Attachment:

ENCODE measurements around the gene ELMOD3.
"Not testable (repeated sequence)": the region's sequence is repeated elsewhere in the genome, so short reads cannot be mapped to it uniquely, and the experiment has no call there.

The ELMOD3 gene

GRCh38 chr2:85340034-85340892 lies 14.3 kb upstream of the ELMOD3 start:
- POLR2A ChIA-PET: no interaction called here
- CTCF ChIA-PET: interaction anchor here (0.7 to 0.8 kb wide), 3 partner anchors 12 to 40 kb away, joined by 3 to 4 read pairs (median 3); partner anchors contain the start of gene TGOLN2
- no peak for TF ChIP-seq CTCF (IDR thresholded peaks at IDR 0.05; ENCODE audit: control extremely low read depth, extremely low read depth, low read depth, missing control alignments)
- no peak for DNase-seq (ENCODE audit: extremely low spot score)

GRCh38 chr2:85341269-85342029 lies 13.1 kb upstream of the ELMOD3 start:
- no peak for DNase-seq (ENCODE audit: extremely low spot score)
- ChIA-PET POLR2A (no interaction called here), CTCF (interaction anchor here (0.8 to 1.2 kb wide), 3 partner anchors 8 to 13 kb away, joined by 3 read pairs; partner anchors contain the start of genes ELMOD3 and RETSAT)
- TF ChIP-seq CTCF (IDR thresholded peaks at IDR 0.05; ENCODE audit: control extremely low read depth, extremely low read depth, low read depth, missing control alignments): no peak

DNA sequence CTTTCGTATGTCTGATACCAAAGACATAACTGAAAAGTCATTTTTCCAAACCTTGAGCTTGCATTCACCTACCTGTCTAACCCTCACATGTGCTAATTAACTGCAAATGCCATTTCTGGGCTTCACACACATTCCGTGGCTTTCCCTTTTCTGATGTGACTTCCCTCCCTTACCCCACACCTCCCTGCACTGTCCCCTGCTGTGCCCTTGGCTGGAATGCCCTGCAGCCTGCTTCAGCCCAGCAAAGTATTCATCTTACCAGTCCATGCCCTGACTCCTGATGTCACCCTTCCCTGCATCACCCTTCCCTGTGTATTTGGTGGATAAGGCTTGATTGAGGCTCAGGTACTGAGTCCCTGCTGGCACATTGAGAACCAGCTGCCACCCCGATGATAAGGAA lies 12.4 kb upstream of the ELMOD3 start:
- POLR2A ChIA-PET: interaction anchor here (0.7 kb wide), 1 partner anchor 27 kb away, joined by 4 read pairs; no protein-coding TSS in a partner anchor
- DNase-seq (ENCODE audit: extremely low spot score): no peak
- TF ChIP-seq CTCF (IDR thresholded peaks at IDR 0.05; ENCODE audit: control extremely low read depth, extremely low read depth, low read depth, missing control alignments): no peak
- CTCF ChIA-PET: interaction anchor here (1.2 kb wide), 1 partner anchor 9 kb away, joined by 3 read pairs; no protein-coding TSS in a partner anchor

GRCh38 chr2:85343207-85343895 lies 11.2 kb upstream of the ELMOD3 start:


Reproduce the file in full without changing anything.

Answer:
ENCODE measurements around the gene ELMOD3.
"Not testable (repeated sequence)": the region's sequence is repeated elsewhere in the genome, so short reads cannot be mapped to it uniquely, and the experiment has no call there.

The ELMOD3 gene

GRCh38 chr2:85340034-85340892 lies 14.3 kb upstream of the ELMOD3 start:
- POLR2A ChIA-PET: no interaction called here
- CTCF ChIA-PET: interaction anchor here (0.7 to 0.8 kb wide), 3 partner anchors 12 to 40 kb away, joined by 3 to 4 read pairs (median 3); partner anchors contain the start of gene TGOLN2
- no peak for TF ChIP-seq CTCF (IDR thresholded peaks at IDR 0.05; ENCODE audit: control extremely low read depth, extremely low read depth, low read depth, missing control alignments)
- no peak for DNase-seq (ENCODE audit: extremely low spot score)

GRCh38 chr2:85341269-85342029 lies 13.1 kb upstream of the ELMOD3 start:
- no peak for DNase-seq (ENCODE audit: extremely low spot score)
- ChIA-PET POLR2A (no interaction called here), CTCF (interaction anchor here (0.8 to 1.2 kb wide), 3 partner anchors 8 to 13 kb away, joined by 3 read pairs; partner anchors contain the start of genes ELMOD3 and RETSAT)
- TF ChIP-seq CTCF (IDR thresholded peaks at IDR 0.05; ENCODE audit: control extremely low read depth, extremely low read depth, low read depth, missing control alignments): no peak

DNA sequence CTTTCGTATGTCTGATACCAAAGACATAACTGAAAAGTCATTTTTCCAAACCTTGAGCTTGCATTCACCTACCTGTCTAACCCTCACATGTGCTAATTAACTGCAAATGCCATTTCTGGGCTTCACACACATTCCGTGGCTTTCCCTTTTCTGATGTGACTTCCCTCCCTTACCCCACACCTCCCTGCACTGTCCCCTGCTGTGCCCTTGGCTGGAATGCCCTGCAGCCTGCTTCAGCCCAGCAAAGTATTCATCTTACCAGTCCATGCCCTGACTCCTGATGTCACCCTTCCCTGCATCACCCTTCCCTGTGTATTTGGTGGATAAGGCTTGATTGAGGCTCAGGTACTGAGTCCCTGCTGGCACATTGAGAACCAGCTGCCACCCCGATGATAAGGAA lies 12.4 kb upstream of the ELMOD3 start:
- POLR2A ChIA-PET: interaction anchor here (0.7 kb wide), 1 partner anchor 27 kb away, joined by 4 read pairs; no protein-coding TSS in a partner anchor
- DNase-seq (ENCODE audit: extremely low spot score): no peak
- TF ChIP-seq CTCF (IDR thresholded peaks at IDR 0.05; ENCODE audit: control extremely low read depth, extremely low read depth, low read depth, missing control alignments): no peak
- CTCF ChIA-PET: interaction anchor here (1.2 kb wide), 1 partner anchor 9 kb away, joined by 3 read pairs; no protein-coding TSS in a partner anchor

GRCh38 chr2:85343207-85343895 lies 11.2 kb upstream of the ELMOD3 start: